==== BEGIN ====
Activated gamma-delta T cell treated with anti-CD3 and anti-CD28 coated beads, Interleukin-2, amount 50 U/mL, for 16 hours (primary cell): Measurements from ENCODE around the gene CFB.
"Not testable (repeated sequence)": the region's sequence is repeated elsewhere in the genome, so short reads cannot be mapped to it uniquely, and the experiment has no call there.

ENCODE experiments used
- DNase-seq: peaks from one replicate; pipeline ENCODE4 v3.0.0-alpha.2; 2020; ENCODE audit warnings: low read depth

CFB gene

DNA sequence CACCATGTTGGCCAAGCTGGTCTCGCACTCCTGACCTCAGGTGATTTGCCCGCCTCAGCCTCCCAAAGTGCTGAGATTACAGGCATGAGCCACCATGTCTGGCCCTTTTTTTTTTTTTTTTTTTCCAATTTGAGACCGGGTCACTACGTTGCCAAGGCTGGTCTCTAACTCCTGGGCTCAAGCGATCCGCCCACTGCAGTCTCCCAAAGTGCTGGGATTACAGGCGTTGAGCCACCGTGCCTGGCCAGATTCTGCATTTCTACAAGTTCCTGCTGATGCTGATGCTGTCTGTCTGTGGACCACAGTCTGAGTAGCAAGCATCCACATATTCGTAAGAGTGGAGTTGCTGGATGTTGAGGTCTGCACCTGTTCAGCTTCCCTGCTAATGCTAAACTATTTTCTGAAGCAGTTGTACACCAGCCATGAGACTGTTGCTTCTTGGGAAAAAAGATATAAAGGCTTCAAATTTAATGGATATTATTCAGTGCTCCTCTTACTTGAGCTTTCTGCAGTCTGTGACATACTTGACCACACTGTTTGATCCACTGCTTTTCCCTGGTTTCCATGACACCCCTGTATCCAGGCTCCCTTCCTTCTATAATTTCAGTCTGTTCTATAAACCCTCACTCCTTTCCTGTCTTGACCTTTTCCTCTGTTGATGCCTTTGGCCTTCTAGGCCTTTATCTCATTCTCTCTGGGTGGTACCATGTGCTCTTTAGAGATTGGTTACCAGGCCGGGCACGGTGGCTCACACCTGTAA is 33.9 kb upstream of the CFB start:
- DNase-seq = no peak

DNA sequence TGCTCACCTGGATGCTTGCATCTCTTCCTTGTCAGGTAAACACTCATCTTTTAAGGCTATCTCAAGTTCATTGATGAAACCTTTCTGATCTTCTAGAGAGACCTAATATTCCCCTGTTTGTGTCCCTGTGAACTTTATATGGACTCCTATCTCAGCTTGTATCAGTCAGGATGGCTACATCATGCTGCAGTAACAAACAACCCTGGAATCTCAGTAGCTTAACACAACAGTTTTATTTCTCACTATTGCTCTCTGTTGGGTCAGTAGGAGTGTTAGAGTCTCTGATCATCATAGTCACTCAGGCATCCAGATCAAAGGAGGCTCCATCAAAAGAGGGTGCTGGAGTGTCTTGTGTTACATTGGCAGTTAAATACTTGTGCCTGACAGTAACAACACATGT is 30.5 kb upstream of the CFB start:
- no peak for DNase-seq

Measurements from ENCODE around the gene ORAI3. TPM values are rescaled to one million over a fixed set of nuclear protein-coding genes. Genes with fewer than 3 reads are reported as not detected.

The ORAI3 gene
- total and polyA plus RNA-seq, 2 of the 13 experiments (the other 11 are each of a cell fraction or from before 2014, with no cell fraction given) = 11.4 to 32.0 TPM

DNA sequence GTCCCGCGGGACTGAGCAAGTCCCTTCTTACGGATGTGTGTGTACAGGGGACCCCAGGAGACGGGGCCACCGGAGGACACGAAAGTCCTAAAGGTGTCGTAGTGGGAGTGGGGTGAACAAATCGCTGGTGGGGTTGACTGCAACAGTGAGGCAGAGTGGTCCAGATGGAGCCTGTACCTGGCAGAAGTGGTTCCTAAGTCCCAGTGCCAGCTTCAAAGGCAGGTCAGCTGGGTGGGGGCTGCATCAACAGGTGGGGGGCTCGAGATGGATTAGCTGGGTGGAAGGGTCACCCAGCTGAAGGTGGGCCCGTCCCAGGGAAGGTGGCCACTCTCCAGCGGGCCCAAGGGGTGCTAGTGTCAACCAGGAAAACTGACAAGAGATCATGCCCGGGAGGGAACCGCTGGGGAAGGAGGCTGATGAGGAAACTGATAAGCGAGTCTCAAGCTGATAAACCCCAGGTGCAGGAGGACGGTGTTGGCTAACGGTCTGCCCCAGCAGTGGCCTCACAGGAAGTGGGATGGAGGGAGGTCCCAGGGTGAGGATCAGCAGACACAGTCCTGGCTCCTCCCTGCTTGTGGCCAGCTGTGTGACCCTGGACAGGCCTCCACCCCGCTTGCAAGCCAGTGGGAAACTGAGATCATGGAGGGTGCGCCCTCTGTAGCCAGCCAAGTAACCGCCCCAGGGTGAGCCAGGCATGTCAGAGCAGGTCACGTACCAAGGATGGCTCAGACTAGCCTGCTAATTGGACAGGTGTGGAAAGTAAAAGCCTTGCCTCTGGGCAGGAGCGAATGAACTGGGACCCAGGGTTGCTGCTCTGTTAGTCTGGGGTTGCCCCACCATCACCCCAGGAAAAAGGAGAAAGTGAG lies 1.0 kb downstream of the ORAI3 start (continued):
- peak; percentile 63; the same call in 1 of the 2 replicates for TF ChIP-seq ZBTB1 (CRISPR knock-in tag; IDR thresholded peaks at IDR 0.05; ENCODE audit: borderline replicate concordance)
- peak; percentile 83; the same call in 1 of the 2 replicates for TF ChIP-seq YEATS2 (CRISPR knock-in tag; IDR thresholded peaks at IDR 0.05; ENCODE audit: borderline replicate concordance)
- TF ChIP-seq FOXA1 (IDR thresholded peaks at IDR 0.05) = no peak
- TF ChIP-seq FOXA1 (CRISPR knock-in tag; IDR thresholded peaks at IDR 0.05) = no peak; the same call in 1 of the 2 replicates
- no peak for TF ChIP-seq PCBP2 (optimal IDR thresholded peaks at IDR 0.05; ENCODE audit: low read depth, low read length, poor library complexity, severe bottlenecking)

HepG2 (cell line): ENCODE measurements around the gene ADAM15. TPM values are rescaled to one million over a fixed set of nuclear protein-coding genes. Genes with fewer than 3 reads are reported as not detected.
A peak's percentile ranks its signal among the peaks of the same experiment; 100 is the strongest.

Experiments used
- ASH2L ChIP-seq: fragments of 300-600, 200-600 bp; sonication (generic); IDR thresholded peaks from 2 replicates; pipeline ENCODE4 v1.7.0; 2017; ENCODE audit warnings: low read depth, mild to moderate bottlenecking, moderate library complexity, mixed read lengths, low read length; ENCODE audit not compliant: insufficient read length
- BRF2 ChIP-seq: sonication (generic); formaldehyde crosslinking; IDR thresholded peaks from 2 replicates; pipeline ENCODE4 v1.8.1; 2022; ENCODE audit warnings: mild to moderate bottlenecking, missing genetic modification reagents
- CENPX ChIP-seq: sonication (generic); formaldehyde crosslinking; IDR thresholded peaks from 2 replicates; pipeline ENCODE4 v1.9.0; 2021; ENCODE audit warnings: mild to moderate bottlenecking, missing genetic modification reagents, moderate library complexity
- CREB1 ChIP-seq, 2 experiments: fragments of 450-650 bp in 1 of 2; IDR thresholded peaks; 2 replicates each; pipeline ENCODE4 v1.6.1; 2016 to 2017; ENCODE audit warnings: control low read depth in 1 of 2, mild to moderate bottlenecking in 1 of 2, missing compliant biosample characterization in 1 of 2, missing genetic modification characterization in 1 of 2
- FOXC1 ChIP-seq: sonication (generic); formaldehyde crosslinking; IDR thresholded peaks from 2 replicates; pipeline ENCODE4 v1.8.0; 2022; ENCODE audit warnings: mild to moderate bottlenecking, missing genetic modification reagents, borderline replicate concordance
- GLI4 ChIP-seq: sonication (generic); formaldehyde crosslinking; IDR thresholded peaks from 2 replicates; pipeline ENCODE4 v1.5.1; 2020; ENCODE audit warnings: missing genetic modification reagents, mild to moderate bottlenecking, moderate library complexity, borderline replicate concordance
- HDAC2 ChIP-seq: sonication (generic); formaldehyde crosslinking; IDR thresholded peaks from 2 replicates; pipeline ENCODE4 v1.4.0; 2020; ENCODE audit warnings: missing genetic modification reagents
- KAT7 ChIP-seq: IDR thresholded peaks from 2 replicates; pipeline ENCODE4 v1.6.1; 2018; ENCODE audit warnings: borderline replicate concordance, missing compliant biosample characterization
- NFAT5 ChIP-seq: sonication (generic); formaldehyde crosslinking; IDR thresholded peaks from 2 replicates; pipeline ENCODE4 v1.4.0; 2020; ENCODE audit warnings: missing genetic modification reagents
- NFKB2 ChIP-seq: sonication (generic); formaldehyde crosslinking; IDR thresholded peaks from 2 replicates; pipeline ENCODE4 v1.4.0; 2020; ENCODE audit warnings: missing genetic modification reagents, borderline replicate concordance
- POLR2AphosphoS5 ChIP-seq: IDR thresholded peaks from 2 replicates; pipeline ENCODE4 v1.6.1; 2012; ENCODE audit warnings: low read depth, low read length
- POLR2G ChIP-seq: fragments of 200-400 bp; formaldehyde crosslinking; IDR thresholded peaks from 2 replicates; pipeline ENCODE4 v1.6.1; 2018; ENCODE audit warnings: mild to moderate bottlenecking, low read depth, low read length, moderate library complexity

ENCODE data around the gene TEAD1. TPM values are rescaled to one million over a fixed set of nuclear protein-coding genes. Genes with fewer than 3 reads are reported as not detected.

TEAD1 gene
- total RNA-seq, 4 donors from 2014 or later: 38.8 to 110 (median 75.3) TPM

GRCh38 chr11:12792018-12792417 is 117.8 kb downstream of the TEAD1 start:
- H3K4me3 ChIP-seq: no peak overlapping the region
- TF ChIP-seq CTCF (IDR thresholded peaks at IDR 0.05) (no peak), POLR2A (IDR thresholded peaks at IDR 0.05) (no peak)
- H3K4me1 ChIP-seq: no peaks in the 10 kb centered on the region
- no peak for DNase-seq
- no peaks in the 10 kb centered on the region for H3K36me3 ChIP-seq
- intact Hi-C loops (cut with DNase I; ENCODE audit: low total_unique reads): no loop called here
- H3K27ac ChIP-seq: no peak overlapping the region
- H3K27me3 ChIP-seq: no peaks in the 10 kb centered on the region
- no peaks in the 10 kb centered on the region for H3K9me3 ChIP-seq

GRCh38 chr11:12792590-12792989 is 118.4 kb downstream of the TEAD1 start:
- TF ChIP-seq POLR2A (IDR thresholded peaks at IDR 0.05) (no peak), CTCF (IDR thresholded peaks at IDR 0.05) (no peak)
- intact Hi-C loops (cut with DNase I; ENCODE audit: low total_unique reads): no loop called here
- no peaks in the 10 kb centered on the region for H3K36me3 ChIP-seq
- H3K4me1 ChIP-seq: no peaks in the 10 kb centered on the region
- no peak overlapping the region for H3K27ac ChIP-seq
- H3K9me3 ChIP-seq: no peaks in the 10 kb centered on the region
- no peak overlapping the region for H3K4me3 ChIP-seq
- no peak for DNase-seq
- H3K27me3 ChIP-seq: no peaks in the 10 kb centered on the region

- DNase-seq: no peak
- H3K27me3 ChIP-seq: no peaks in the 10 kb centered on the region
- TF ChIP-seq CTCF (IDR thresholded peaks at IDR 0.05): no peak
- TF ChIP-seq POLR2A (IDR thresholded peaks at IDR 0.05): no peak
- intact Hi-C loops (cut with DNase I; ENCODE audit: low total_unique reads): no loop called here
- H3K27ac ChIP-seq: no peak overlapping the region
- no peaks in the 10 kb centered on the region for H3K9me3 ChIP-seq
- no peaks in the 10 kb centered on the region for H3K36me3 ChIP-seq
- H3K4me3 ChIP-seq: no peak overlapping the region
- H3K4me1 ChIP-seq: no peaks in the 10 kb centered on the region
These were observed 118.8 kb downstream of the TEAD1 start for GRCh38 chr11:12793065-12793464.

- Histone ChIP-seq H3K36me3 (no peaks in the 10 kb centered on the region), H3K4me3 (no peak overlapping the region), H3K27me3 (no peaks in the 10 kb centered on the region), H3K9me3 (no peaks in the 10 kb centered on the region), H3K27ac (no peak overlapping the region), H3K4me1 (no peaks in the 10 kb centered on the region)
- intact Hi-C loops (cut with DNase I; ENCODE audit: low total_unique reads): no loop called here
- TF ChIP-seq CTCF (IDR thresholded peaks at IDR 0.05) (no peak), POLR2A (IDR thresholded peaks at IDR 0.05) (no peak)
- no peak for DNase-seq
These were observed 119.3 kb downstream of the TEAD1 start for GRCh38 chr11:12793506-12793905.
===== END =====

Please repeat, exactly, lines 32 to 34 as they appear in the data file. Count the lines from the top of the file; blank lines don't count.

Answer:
- POLR2AphosphoS5 ChIP-seq: IDR thresholded peaks from 2 replicates; pipeline ENCODE4 v1.6.1; 2012; ENCODE audit warnings: low read depth, low read length
- POLR2G ChIP-seq: fragments of 200-400 bp; formaldehyde crosslinking; IDR thresholded peaks from 2 replicates; pipeline ENCODE4 v1.6.1; 2018; ENCODE audit warnings: mild to moderate bottlenecking, low read depth, low read length, moderate library complexity

ENCODE data around the gene TEAD1. TPM values are rescaled to one million over a fixed set of nuclear protein-coding genes. Genes with fewer than 3 reads are reported as not detected.